Saturday night, my colleagues and I played a wedding between a Tasmanian man dressed as a woman and a stack of comic books.
So here’s how that happened:
I’m a musician and writer. Due to some collaborations I’m committed to keeping in motion, most of my writing lately is in the form of comic books and graphic novels. I’m serious about it, and I go to as many conventions as I can, which are a big part of the industry. This includes Comic-Con International, more often called San Diego Comic-Con. San Diego is generally considered the mother ship of Cons, at least with regard to size and attendance and sheer spectacle.
At San Diego 2013, I attended a panel about Marketing Independent Comics, featuring Chip Mosher of Comixology and Jen Vaughn and Jacq Cohen of Fantagraphics. Of the three years I’ve gone to SDCC, it’s still one of the most useful panels I’ve seen there. I got a chance to hang out with them all at a benefit party afterwards, and now I try to look them up whenever I see Comixology or Fantagraphics on a convention floor map.
At this year’s SDCC, Jen and Jacq mentioned that Fantagraphics would be at Small Press Expo in Bethesda, one of my hometown cons. (SPX is the anti-San Diego: small, little-to-no cosplay, EXTREMELY comic-centric, with many of the comics on display written, drawn, colored, lettered, printed and distributed by a single creator.) They would be throwing a fake wedding for one of their new creators: Simon Hanselmann.
I’ll get into the “fake wedding” part in a second, but first: Simon Hanselmann. Simon is a beloved underground cartoonist, originally from Tasmania and now living in Melbourne, Australia. His series “Megg, Mogg and Owl” has been newly collected into the hardcover volume “Megahex” published by Fantagraphics. I’ve known vaguely about Megg, Mogg and Owl for a while, but had never read any of Simon’s work until Jen and Jacq talked him up. His treatment of depression, drug use, poverty, and even the mundane issues that come with having roommates was compelling, and while not for everyone, it was easy to see why the alternative comics scene had embraced Simon and his work.
So… fake wedding. I got more details: It would be immediately following the Ignatz Awards, recognizing 2014’s best work in independent, creator-owned and small press comics. Simon would be the bride, not the groom, and would likely be dressed in a wedding gown. (Simon identifies and presents himself as a woman, and most of the photos I’ve seen of him have been as such.) The groom would be a stack of comic books, possibly with Fantagraphics President Gary Groth acting as the proxy. (It ended up being artist Michael DeForge, although Gary Groth did make out with Simon hardcore after the pronouncement.) Saying that they were “taking it seriously” may not be accurate, but they definitely wanted to make a big thing of it… audience, vows, balloon arch, etc.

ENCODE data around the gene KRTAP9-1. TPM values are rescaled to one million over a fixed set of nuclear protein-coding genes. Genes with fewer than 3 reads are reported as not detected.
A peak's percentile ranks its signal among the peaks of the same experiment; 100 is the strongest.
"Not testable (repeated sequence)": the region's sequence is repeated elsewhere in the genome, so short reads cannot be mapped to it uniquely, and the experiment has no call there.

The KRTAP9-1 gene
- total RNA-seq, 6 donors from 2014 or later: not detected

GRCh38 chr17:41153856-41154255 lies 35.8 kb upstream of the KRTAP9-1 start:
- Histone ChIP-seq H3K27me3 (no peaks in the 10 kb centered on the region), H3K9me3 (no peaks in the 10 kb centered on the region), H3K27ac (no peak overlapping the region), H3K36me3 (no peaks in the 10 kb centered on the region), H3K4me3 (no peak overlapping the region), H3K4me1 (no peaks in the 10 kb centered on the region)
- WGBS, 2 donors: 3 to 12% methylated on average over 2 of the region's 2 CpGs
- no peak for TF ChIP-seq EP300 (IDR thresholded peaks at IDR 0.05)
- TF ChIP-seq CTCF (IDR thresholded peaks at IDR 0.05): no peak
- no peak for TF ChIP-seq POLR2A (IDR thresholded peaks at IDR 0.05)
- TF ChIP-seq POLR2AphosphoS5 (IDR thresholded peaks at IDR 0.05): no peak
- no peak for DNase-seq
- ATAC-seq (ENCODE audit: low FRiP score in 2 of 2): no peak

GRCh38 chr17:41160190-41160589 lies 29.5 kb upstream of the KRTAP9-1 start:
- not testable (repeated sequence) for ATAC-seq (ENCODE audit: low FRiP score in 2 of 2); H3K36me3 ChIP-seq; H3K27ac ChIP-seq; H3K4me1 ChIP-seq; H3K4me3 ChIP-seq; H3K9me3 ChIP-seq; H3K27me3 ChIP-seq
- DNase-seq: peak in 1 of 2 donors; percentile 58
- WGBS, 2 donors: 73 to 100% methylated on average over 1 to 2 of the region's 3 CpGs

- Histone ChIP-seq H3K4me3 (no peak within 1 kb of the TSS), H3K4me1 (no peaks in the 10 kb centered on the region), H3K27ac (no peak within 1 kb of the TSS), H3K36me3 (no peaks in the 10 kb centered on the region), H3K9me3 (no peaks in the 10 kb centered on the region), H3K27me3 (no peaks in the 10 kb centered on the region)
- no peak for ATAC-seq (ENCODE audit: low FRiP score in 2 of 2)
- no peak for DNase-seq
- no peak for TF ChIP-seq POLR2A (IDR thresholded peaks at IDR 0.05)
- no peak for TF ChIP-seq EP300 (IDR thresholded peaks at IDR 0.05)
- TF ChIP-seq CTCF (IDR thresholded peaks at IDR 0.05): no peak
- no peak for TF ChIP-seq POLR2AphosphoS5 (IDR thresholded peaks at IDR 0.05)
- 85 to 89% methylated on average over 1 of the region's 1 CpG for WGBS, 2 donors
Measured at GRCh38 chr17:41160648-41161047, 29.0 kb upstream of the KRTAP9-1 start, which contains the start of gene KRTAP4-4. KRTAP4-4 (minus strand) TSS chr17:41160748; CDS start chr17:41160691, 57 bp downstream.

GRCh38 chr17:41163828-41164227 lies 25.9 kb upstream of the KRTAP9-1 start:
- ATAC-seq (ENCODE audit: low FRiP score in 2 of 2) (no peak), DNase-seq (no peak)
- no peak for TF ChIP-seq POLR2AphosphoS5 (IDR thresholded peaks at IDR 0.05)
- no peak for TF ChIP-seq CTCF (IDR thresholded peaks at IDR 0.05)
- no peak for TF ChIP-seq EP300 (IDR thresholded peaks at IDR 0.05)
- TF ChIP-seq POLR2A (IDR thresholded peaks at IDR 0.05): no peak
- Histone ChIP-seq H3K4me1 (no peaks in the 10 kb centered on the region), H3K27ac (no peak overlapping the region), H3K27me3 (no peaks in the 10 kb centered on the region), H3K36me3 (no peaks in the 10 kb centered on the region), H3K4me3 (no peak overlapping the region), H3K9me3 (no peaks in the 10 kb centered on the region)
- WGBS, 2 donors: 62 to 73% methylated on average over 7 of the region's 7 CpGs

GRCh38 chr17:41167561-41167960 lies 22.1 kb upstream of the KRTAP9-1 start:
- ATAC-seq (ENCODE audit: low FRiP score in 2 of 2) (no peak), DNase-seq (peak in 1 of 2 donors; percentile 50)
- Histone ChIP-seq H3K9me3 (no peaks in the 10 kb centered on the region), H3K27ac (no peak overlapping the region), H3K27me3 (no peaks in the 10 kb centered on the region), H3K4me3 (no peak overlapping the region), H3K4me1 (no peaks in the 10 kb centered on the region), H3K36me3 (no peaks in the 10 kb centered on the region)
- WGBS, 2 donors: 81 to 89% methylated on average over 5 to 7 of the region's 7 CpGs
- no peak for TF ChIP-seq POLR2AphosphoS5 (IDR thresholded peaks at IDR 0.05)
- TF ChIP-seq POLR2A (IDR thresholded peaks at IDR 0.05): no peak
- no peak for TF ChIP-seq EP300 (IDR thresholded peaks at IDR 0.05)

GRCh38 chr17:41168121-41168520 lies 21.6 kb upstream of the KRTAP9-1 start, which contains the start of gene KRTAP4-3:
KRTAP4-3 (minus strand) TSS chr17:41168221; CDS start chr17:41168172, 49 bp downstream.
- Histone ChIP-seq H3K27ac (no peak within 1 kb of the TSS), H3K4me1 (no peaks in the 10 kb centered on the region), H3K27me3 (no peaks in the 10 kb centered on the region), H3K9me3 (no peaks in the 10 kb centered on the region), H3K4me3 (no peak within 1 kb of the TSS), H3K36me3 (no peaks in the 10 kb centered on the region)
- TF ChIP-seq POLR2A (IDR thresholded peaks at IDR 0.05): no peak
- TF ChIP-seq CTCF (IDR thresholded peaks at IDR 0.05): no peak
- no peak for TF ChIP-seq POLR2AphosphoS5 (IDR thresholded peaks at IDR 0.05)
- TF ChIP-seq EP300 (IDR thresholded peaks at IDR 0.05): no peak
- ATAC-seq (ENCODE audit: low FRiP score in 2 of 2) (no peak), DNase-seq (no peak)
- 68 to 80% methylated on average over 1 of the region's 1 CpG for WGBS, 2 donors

Jen knows that my day job is the trumpet, and she asked if I’d be willing to play at the wedding. I said I’d be glad to.
Then, as I do, I went a little overboard.
I wrote new brass quintet arrangements of four different pieces for the ceremony: music by John Williams, Wagner, Queen, the Beatles. I brought in four other brass players to join me, some of the best musicians in the DC/Baltimore area. We brought stands, wore matching suits, the whole nine. I can’t rationally explain why I put so much into it, but it was a ton of fun and well worth it.
Aside from hearing great players sound awesome on music I had just arranged, the best part of the gig was the bewildered faces. Many of the Ignatz Awards attendees seemed unaware that the wedding was even happening. They were crowding out while we were crowding in, and guys in black suits with trumpets and trombones at the Ignatz just didn’t make any sense AT ALL. Even while we were playing, people stared at us with confused expressions, loudly debated with each other why we were there, applauded and shouted appreciatively when we finished a tune, and then went right back to the “I don’t get it” looks. In one hour, I was asked the same question probably eight times: “Um… who the f— are you guys, again?”
This blog post is my answer, SPX attendees. We are musicians. In the Army. And one of us also writes and appreciates comics, and now he owes the rest of us a big-ass favor.